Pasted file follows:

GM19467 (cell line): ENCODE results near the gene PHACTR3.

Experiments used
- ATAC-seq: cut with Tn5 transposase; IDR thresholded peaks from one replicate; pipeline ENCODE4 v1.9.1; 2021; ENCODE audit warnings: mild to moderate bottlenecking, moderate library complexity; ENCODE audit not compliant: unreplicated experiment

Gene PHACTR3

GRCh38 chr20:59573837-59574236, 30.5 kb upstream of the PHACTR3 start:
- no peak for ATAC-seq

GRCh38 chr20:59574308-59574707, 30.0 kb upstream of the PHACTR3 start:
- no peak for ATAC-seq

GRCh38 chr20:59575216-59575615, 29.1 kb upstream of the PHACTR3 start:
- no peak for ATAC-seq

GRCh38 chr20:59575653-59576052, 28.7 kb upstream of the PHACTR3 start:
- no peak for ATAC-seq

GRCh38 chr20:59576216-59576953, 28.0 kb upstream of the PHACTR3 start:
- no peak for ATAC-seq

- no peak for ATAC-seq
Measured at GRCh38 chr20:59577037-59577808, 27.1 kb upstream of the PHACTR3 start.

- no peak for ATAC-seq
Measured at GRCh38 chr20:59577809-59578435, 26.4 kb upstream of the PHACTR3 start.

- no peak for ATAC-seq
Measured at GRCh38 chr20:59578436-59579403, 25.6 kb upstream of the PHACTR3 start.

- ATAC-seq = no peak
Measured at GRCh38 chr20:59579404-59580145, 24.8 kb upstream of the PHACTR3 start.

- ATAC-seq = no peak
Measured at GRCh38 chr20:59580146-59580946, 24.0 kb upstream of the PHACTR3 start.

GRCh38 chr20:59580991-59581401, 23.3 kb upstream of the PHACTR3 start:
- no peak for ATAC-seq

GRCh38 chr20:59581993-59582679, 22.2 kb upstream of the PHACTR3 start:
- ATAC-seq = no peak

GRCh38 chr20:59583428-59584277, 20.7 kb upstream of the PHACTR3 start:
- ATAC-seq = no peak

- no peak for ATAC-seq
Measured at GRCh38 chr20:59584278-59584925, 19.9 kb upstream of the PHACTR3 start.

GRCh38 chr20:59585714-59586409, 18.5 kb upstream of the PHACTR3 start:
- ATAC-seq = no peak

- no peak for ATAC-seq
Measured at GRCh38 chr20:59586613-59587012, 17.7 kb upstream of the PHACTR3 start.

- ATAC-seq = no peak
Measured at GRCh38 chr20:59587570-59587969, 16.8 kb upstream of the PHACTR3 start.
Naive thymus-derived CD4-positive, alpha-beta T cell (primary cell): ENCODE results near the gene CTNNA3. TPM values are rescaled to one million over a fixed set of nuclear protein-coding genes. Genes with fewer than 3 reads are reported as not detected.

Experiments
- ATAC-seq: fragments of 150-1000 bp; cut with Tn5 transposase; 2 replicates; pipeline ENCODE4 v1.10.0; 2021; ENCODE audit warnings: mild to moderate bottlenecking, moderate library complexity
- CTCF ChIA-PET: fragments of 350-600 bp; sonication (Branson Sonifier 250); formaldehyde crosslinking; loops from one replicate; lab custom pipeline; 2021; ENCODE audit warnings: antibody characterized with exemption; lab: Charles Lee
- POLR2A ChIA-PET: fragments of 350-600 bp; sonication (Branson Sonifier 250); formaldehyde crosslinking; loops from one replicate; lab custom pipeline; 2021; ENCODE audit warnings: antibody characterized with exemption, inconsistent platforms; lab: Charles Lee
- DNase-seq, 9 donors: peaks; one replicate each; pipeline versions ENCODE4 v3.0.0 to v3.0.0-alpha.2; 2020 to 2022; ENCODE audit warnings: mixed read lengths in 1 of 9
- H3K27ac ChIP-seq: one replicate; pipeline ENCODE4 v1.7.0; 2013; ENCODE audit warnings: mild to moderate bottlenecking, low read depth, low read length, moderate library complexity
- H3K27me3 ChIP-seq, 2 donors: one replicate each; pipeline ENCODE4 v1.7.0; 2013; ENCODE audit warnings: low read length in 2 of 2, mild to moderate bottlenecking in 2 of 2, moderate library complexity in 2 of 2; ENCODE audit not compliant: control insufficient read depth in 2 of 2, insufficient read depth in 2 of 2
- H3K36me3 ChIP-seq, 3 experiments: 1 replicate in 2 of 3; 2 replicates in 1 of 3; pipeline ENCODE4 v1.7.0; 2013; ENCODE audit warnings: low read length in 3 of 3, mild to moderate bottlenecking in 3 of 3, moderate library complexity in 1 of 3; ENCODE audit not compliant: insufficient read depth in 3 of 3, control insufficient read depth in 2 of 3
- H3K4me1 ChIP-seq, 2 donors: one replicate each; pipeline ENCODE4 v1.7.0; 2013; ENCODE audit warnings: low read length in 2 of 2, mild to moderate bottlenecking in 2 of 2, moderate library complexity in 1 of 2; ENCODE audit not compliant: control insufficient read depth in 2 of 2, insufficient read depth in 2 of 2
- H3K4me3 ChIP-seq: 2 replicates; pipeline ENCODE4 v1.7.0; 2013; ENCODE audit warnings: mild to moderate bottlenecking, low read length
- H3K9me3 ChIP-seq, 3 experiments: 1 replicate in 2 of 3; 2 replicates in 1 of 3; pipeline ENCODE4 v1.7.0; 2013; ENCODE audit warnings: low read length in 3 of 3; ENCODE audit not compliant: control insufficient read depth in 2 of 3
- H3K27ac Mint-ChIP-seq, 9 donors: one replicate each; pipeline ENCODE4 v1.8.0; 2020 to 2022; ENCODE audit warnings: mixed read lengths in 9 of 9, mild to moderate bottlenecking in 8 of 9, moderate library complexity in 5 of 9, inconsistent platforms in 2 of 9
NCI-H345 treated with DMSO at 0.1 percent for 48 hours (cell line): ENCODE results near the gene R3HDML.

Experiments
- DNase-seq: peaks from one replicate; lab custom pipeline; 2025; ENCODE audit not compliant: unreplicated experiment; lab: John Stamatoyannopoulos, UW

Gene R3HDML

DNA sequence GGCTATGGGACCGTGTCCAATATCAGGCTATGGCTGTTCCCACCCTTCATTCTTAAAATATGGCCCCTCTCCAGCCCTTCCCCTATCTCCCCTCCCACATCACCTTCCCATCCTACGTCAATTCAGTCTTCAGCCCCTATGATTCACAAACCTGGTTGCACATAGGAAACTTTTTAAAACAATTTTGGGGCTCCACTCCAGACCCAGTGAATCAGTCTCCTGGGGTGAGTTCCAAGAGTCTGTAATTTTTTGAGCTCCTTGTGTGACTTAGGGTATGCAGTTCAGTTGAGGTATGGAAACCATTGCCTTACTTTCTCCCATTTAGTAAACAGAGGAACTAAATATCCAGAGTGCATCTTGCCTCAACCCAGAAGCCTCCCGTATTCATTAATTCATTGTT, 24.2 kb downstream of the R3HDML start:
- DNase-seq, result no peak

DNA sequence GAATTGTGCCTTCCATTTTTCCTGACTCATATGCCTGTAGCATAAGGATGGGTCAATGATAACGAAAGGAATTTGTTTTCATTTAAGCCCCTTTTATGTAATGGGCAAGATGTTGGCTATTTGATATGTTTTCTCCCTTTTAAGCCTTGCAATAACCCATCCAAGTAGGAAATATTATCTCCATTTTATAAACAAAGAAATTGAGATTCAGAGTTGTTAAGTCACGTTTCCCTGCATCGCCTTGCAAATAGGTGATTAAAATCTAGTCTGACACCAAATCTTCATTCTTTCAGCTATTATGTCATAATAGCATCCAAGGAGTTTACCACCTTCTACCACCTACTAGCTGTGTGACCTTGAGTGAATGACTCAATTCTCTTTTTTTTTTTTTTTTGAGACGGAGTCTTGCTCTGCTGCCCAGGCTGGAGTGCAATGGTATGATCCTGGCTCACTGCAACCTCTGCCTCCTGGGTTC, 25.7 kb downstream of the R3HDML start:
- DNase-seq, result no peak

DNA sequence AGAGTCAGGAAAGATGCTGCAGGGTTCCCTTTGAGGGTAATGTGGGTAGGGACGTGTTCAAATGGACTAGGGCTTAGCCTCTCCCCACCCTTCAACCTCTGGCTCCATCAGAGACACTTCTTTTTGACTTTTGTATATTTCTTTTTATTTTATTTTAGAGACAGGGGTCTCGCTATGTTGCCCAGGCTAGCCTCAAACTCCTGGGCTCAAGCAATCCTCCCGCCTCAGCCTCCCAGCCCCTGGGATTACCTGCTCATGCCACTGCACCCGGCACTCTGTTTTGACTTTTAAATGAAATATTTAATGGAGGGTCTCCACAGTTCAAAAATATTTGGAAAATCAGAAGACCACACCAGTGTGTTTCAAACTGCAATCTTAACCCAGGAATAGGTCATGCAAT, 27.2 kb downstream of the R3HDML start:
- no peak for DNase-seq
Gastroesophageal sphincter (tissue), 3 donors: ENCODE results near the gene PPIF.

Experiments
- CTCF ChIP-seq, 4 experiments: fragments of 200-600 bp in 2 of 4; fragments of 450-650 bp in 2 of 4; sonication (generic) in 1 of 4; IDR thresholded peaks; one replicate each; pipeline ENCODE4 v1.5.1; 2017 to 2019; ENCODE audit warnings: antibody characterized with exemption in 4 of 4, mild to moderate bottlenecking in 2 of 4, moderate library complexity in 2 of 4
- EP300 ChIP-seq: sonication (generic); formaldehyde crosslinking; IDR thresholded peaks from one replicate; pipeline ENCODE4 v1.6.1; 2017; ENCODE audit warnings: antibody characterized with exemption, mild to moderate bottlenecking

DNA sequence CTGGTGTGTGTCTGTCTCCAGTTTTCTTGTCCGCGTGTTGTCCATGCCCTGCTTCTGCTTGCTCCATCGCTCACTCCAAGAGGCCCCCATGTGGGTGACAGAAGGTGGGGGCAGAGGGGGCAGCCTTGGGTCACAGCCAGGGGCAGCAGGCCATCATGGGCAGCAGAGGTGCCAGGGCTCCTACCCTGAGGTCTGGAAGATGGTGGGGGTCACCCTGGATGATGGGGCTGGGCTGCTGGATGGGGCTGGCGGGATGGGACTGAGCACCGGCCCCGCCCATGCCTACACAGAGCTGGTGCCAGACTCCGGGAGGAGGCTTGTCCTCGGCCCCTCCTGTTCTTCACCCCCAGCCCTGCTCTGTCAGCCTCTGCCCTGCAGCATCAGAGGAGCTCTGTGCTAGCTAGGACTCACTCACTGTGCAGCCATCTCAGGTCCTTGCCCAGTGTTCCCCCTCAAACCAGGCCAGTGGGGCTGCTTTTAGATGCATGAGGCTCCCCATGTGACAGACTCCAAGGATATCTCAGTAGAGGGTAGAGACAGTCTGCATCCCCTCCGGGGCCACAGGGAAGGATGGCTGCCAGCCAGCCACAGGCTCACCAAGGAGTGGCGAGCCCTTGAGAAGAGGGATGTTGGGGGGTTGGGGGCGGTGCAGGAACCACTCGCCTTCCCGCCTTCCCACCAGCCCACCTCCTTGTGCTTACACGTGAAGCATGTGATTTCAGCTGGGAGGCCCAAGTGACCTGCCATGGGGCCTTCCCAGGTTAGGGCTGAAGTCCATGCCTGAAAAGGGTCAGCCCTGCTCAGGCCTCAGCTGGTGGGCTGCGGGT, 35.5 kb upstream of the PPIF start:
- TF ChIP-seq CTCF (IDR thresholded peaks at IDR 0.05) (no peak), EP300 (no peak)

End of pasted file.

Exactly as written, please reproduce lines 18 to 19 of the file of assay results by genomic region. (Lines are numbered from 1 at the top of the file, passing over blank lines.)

Measured at GRCh38 chr20:59577809-59578435, 26.4 kb upstream of the PHACTR3 start.

- no peak for ATAC-seq